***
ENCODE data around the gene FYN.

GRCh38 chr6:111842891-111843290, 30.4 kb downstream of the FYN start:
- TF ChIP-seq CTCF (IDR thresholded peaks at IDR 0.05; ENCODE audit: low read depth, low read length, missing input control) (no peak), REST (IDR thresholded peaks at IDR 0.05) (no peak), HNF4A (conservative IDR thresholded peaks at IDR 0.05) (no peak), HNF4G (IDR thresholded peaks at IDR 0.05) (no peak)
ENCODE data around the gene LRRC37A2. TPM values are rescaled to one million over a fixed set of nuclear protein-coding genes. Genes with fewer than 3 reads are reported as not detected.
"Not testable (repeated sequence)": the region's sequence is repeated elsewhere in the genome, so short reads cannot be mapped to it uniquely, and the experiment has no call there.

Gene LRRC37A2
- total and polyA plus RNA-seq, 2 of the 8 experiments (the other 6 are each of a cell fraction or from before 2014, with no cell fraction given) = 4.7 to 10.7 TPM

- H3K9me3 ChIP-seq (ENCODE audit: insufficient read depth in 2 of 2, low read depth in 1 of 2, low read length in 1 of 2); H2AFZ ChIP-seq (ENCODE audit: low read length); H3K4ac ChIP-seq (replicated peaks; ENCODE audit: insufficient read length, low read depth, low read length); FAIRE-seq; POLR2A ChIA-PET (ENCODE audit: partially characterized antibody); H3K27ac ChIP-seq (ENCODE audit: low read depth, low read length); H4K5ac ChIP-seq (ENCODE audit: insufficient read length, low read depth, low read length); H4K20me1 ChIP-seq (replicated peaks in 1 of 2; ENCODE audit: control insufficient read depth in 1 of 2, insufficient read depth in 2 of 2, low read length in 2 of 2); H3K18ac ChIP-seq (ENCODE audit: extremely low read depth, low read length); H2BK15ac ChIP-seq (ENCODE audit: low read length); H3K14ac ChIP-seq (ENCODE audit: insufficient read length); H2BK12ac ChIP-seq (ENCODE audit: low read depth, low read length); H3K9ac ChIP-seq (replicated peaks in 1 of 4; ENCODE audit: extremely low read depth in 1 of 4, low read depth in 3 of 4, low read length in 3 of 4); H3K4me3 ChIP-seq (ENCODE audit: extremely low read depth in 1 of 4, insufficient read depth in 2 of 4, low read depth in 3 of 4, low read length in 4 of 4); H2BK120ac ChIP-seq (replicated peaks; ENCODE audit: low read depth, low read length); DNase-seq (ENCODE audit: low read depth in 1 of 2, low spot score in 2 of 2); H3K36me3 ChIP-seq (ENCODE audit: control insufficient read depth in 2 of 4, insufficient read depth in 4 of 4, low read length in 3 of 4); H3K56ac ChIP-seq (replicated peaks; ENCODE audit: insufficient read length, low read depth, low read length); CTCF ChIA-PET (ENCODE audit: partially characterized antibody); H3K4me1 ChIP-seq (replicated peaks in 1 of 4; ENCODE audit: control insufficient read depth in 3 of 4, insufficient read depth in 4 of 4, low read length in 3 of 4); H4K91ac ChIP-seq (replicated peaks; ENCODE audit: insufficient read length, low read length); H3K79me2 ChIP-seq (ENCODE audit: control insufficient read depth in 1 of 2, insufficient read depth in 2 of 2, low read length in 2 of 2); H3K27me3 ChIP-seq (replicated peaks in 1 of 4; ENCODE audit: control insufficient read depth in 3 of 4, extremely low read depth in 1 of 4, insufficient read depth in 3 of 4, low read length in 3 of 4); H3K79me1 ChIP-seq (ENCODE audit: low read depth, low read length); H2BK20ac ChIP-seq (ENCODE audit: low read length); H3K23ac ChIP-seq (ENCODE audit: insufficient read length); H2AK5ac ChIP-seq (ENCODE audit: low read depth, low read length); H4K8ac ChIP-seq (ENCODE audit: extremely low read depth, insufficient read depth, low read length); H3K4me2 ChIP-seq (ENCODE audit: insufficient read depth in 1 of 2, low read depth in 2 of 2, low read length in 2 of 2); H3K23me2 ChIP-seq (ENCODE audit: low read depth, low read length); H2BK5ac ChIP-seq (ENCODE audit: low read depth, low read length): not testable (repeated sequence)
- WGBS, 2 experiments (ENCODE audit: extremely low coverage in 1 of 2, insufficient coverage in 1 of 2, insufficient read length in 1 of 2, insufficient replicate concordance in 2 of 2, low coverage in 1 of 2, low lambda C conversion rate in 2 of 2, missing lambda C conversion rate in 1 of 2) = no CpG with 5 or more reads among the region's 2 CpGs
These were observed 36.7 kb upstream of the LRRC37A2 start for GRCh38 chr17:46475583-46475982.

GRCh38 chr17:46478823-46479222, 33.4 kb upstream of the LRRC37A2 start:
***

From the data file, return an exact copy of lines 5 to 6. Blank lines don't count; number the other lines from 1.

"Not testable (repeated sequence)": the region's sequence is repeated elsewhere in the genome, so short reads cannot be mapped to it uniquely, and the experiment has no call there.

Gene LRRC37A2